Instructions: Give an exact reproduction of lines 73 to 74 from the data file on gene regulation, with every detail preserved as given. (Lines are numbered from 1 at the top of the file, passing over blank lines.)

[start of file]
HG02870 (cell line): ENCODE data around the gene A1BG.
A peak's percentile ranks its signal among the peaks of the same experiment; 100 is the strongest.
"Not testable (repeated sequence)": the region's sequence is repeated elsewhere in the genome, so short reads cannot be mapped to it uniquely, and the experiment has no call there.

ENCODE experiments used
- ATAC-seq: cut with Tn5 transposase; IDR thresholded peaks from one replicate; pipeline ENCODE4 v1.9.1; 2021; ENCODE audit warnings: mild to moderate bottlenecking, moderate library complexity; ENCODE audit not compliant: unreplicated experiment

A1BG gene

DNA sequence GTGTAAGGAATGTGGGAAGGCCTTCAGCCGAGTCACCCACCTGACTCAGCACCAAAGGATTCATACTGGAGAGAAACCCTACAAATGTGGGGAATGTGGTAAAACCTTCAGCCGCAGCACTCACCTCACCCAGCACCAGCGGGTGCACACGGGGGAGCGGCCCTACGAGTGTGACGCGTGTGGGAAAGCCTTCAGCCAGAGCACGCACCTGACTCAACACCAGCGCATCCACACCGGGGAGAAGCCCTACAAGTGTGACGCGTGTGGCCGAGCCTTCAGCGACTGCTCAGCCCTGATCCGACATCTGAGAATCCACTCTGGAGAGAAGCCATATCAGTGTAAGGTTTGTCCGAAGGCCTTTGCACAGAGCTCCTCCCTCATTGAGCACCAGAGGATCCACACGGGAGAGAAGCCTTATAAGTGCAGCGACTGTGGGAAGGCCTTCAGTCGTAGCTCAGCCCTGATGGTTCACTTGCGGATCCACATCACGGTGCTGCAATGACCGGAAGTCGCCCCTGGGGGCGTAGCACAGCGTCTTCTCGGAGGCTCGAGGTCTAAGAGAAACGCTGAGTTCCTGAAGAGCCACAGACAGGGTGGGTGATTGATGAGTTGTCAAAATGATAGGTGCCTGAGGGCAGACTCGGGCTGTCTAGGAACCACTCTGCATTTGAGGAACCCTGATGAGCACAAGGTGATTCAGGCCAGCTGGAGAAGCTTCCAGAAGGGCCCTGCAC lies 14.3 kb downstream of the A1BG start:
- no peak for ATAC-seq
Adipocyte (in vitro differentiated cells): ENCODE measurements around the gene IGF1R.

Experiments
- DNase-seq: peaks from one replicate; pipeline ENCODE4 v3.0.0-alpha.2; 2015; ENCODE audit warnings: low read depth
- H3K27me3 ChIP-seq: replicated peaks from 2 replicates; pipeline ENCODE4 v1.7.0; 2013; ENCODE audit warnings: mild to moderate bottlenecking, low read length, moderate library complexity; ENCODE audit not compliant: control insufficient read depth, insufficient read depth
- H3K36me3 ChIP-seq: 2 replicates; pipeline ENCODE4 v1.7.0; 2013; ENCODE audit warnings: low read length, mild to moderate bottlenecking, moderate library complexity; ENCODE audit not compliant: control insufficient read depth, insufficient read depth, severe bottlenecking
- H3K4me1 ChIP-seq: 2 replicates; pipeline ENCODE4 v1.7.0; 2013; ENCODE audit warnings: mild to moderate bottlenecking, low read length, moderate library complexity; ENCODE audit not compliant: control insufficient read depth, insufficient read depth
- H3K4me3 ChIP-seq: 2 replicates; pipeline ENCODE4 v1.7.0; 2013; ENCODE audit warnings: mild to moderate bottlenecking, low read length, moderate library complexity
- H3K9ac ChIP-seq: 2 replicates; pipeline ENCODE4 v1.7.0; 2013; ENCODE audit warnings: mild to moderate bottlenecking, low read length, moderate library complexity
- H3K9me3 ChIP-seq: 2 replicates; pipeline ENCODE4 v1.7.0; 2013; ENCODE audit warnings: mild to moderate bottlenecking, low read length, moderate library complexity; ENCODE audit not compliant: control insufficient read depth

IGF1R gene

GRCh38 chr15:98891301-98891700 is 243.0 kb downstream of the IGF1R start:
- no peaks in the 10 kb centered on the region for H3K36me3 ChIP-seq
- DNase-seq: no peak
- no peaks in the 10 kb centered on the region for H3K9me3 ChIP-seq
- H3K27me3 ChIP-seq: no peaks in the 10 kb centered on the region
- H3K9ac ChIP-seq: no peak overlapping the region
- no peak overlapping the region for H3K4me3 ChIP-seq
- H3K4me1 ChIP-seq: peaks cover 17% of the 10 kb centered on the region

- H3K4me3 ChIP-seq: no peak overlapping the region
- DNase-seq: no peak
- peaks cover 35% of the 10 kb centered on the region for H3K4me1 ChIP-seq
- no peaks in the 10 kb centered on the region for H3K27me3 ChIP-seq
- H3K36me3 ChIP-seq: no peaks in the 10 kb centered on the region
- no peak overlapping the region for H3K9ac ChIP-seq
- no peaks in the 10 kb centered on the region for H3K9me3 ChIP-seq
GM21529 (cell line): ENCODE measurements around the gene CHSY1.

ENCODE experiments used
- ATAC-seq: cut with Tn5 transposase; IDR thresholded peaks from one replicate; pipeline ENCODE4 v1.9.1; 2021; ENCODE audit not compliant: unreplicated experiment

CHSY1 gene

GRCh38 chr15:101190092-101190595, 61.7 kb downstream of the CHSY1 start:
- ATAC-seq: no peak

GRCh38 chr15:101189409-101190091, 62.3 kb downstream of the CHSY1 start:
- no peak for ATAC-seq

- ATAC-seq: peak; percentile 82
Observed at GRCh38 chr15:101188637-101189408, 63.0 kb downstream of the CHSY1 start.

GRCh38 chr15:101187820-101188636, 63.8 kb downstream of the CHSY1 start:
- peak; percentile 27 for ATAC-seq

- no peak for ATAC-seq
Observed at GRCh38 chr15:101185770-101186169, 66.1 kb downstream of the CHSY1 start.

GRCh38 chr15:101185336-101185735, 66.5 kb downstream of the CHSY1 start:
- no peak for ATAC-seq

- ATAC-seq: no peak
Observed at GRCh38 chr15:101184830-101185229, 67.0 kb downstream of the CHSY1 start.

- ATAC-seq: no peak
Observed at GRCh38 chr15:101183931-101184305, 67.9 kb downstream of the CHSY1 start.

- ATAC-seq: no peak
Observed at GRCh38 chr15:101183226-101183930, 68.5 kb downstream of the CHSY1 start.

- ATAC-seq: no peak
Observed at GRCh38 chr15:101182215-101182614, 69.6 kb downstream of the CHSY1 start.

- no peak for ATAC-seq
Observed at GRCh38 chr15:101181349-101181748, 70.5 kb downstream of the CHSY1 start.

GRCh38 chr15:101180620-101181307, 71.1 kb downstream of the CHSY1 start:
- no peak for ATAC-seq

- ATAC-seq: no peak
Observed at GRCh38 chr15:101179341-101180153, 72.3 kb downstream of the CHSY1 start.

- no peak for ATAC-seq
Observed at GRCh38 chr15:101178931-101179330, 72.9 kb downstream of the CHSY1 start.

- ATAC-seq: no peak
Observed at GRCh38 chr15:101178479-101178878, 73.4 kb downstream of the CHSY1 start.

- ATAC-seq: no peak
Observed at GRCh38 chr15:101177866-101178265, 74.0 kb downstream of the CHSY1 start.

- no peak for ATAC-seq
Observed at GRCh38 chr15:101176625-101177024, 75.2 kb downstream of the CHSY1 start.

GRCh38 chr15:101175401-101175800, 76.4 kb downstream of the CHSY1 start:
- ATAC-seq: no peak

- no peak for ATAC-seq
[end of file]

- ATAC-seq: no peak

- no peak for ATAC-seq